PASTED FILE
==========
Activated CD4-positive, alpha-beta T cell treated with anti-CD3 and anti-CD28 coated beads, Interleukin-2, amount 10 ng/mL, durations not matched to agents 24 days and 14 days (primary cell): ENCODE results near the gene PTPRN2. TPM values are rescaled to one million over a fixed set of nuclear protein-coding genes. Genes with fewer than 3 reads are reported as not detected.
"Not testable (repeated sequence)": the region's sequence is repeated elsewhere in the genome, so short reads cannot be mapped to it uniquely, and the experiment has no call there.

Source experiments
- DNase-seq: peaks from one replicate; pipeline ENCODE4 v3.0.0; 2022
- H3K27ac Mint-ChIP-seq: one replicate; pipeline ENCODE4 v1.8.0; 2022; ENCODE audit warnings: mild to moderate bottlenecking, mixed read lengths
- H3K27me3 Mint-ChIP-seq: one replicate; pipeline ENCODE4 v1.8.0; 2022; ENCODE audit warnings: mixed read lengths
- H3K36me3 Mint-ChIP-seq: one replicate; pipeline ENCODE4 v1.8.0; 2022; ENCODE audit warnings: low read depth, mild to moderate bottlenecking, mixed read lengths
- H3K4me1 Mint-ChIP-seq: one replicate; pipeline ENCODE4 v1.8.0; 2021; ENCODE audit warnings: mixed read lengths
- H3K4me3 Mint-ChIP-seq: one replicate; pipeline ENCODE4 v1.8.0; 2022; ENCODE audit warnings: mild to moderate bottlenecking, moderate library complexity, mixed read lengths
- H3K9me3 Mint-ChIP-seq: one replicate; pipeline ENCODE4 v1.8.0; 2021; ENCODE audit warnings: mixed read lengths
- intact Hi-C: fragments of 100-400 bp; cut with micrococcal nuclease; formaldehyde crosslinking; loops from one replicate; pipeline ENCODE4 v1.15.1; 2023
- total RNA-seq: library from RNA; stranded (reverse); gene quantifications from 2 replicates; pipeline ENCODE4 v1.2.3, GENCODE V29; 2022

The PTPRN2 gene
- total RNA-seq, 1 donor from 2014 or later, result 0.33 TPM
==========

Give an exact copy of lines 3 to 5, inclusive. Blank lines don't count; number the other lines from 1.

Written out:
Source experiments
- DNase-seq: peaks from one replicate; pipeline ENCODE4 v3.0.0; 2022
- H3K27ac Mint-ChIP-seq: one replicate; pipeline ENCODE4 v1.8.0; 2022; ENCODE audit warnings: mild to moderate bottlenecking, mixed read lengths